Front Row Tampa Bay spotlight shines on USF Health

Creating a world-class healthcare facility in Tampa Bay.

Leading research on how the power of genetics can help tailor treatments to specific individuals.

Caring for the whole patient – and helping when a chronic disease affects the entire family.

The best of USF Health was showcased Thursday morning on Front Row Tampa Bay, a live webstream presented by the Tampa Bay Partnership to promote Tampa Bay during the Republican National Convention.

The buzz in Tampa is all about USF Health’s Center for Advanced Medical Learning and Simulation, host Kathy Fountain told Dr. Stephen Klasko, CEO of USF Health and dean of the USF Health Morsani College of Medicine.

“>Watch  Dr. Stephen Klasko and Dr. Laura Hauber’s interview on USF Health CAMLS, healthcare transformation

“It is the buzz,” Dr. Klasko said. “Tampa Bay is becoming where tomorrow’s health care happens today – and we’re leading the revolution.”

In just the three months since CAMLS first opened, Dr. Klasko said, it has brought 7,000 extra hotel room nights to Tampa Bay.

“It’s a huge, huge crown jewel for Tampa Bay,” Fountain said.

Key to CAMLS’ success is the work headed by Dr. Laura Haubner, medical director of the CAMLS Virtual Patient Care Center, said Dr. Klasko.

“The real excitement is what Laura does in getting doctors and nurses to work together,” he said.

Dr. Haubner appeared on Front Row with Dr. Klasko. Part of the reason CAMLS works so well, she told Fountain, is because it’s so realistic. The operating rooms are fully functional; all the equipment is real.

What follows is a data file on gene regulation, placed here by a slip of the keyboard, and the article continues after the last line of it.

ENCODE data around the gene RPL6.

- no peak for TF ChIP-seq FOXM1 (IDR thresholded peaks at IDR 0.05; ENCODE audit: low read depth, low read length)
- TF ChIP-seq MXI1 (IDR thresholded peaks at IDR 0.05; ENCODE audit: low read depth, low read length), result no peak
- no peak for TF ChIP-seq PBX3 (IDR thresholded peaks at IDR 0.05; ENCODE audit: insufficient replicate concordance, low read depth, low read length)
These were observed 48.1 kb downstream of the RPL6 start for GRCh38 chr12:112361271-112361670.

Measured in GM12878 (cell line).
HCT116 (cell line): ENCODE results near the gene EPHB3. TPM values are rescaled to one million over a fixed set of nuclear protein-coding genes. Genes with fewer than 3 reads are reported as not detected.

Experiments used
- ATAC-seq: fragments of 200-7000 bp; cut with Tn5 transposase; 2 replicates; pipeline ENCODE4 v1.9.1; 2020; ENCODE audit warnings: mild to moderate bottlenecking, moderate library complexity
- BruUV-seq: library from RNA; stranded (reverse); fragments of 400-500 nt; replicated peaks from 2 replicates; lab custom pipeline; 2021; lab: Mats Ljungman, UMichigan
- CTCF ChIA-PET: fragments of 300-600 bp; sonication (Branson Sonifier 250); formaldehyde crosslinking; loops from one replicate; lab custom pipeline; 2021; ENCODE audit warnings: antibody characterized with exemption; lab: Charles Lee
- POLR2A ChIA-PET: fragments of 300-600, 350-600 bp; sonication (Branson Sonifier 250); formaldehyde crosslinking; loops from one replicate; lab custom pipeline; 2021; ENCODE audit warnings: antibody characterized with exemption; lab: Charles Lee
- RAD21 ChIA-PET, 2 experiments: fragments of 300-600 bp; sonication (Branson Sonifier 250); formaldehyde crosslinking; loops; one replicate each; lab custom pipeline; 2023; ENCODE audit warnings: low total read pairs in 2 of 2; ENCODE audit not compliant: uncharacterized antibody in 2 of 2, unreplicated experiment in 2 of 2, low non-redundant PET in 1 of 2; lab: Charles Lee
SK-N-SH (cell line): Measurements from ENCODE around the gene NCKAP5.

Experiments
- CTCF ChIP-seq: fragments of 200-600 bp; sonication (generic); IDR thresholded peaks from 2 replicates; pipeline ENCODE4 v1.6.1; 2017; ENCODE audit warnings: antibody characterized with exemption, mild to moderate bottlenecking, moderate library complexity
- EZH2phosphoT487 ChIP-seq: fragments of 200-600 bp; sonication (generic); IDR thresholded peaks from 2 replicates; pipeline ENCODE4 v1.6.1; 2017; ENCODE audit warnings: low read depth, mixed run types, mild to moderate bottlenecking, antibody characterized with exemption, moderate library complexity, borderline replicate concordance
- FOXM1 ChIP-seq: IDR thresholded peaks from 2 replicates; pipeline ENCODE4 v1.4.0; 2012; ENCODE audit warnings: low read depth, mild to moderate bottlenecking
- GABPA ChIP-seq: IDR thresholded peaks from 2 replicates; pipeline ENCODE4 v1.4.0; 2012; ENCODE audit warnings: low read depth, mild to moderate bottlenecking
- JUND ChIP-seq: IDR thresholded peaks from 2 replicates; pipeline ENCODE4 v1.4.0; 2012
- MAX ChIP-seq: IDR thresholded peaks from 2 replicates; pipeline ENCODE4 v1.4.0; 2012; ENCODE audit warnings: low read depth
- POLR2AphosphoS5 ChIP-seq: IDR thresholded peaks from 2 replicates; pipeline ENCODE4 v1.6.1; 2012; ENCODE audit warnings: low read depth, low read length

“They start to suspend disbelief,” she said of learners.

In Dr. Haubner’s care center, students and health professionals working on their skills may interact with realistic mannequins, such as distressed newborns that can cry and turn blue, or with actors who are patients.

“When you really see a lot of errors in medicine is when the communication breaks down,” she said.

Learners work together at CAMLS and review video of themselves to see what they did well – and where things went wrong. They practice having difficult conversations with patients, including telling patients that they have made a mistake and delivering bad news to patients.

On the first floor, CAMLS has 39 surgical stations, allowing health professionals to improve their technical skills – and have them assessed.

It’s past time that surgeons undergo the same tests of technical competence as other fields, Dr. Klasko said. A private pilot, Dr. Klasko noted that his flying skills are tested annually – but his surgical abilities haven’t been checked since 1984.

Earlier Thursday morning, Front Row Tampa Bay spotlighted USF Health’s care for people with diabetes or with Alzheimer’s disease. Dr. Henry Rodriguez, clinical director of the USF Diabetes Center, and Dr. Amanda Smith, medical director of the USF Health Byrd Alzheimer’s Institute, appeared on the show together.

Both areas are places where USF Health focuses on caring for all the patients’ needs, including the needs set by caregivers.

“We are trying to do all these things under one roof, and I think we’re doing it well,” Dr. Smith said.

At the new Byrd Center for Memory C.A.R.E., patients can receive clinical care, but also meet with Alzheimer’s educators, social workers and other health professionals.

At the Diabetes Center, Dr. Rodriguez pointed out that patients can receive a full spectrum of care and also can participate in clinical research trials, a key advantage of academic medicine.

“Clinical research is critical to moving diabetes forward,” he said.

– Photos by Eric Younghans, USF Health Communications


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